Overnight, the Virgin America brand flew away for good. Since its acquisition by Alaska Airlines two years ago as part of a $2.6 billion deal, Virgin America was slowly disappearing. To the dismay of many travelers, the carrier took its final flight on the evening of April 24, 2018, marking the last time a “VX” flight made its way across the skies. And now, nothing remains of Virgin America’s branding in the 29 airports it was serving. Feeling nostalgic yet?

When “A Breath of Fresh Airline” (the company’s slogan), began its operations over a decade ago, it soon won over the hearts of millions of travelers. The boutique carrier offered the style and high-quality service that is expected from a Virgin (VAH) company, making customer service and experience a priority. Aside of being ranked as one of the best low-cost airlines in North America, it was also… pretty awesome. The California-based carrier was an airline “on a mission to make flying good again”. And at the least, it definitely made flying fun.

Remember that time in 2016, when the brand announced a #TinyDogsTinyFares Cyber Monday offer of up to 30% off flights nationwide and then donated $10 from every booking made on its website to animal shelter partners? It also undertook the "Operation Chihuahua" airlift – flying Chihuahuas in style from San Francisco to New York so they could be adopted into loving homes. Or that time in 2012, when a five-year-old Pomeranian named Boo, a social media phenomenon, considered as the world’s cutest dog, was inaugurated as the Official Pet Liaison for Virgin America?

Image by Albert Domasin  CC BY 2.0

How about the signature deep-purple glow in the cabin? Virgin America added mood lightning into its aircraft before any other airline did. And how about those chick black leather seats? Let’s not also forget the brand’s cutting edge airport terminal at its San Francisco International Airport (SFO) hub. But what travelers will probably miss the most is the infamous pre-flight safety video “Virgin America Safety Dance” placed instead of traditional safety instructions since 2013 ("For the point-zero zero zero one percent of you who have never operated a seat belt before …"). Virgin America was one low-cost high-fun airline indeed.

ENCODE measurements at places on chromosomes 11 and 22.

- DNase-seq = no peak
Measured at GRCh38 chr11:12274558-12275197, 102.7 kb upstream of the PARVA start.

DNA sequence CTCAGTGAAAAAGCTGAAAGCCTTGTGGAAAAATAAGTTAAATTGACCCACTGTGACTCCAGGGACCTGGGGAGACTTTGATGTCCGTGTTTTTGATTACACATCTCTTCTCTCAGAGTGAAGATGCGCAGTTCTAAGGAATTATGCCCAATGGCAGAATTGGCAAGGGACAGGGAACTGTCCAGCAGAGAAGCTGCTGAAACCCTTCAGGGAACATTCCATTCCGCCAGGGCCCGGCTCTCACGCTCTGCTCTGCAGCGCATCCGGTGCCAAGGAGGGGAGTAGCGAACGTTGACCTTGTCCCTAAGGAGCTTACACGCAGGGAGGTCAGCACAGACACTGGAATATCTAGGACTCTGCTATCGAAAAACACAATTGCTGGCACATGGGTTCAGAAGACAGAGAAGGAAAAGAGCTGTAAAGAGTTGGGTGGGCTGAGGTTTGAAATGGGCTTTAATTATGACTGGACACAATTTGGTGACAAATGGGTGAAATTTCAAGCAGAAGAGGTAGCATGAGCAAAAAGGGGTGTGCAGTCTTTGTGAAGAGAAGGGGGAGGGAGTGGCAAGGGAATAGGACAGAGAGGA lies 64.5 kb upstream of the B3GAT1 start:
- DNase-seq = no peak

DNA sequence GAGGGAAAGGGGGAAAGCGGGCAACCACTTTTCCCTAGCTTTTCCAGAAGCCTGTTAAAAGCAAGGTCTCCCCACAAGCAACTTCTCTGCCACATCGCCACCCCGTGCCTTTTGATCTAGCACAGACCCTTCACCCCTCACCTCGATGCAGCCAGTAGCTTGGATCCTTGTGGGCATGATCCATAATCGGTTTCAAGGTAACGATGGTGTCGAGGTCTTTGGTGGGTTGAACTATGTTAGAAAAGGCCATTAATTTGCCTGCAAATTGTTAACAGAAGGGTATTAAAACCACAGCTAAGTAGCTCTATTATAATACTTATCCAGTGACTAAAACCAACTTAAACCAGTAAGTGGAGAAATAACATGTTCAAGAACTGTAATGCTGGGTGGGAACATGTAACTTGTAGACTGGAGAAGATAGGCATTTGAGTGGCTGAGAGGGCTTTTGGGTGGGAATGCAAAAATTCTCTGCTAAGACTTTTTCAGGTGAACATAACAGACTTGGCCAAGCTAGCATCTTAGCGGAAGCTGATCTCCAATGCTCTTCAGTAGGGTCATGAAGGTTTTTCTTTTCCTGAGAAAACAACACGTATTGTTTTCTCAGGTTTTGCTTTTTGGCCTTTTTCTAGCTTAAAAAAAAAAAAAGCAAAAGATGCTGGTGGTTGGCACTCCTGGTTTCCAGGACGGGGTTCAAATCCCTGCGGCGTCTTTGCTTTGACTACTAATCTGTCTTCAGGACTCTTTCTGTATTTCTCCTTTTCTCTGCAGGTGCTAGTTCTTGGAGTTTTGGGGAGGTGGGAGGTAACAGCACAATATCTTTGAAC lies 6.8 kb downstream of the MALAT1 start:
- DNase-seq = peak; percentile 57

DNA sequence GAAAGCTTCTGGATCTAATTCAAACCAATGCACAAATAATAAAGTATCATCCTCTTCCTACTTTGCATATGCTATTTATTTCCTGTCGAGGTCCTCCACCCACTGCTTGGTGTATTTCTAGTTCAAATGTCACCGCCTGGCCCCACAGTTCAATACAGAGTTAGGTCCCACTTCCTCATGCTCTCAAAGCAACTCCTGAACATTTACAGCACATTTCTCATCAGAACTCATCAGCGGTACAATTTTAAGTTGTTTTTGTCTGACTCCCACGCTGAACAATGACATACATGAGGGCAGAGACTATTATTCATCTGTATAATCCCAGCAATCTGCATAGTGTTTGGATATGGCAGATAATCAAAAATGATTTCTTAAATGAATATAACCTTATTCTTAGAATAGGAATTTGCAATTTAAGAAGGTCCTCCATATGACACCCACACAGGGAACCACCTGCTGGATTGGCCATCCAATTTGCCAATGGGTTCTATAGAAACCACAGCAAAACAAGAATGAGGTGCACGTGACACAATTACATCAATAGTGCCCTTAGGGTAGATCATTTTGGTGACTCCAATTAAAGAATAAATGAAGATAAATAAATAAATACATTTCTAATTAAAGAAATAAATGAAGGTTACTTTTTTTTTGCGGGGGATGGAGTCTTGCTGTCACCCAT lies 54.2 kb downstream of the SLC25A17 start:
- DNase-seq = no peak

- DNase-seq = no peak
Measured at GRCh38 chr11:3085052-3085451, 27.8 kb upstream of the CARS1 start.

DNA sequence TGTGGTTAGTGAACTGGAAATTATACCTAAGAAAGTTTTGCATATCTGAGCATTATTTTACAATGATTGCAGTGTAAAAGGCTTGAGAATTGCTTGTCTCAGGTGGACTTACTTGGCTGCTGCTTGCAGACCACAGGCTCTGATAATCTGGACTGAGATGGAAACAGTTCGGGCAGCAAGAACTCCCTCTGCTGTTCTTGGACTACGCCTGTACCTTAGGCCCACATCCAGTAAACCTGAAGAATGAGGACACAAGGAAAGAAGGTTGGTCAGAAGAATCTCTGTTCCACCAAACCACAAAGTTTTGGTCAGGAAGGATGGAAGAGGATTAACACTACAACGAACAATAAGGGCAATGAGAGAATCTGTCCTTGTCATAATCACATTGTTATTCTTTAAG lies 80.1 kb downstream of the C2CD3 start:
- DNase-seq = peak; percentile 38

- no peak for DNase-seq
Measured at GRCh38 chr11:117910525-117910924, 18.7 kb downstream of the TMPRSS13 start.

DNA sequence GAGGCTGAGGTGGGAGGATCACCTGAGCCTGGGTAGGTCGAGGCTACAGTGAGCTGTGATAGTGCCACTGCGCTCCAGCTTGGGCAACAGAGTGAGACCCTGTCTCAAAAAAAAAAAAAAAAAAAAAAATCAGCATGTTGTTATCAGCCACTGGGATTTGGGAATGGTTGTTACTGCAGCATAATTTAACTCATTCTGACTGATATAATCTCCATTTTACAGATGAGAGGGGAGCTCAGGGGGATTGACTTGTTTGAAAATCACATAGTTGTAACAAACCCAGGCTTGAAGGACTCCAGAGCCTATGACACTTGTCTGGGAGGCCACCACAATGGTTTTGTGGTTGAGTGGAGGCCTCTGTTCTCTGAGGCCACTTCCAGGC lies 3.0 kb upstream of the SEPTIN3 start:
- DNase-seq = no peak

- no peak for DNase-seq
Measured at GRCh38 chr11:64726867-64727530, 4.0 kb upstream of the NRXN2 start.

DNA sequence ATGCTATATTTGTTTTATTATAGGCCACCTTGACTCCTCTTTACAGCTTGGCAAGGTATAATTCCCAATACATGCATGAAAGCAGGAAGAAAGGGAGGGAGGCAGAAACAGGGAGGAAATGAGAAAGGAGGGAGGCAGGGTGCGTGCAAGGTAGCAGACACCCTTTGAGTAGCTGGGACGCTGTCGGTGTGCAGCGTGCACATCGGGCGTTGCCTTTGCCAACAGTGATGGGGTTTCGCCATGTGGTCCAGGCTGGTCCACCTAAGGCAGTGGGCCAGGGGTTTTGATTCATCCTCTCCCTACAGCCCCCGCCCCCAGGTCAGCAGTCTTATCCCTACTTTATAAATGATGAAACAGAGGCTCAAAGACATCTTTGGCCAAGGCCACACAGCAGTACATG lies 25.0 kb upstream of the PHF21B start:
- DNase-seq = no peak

Most passengers flying on U.S. airlines seem to view air travel as a necessary evil. Which is why Sir Richard Branson’s offspring with its offbeat cool, lavish lifestyle, risk-taking behavior and funky approach will be missed by many. Nevertheless, there is still hope. Not for Virgin America, but for many other airlines all over the world that also strive to make flying experience as fun and enjoyable as possible and are ready to go the extra mile to make sure that the flight is memorable in a good way.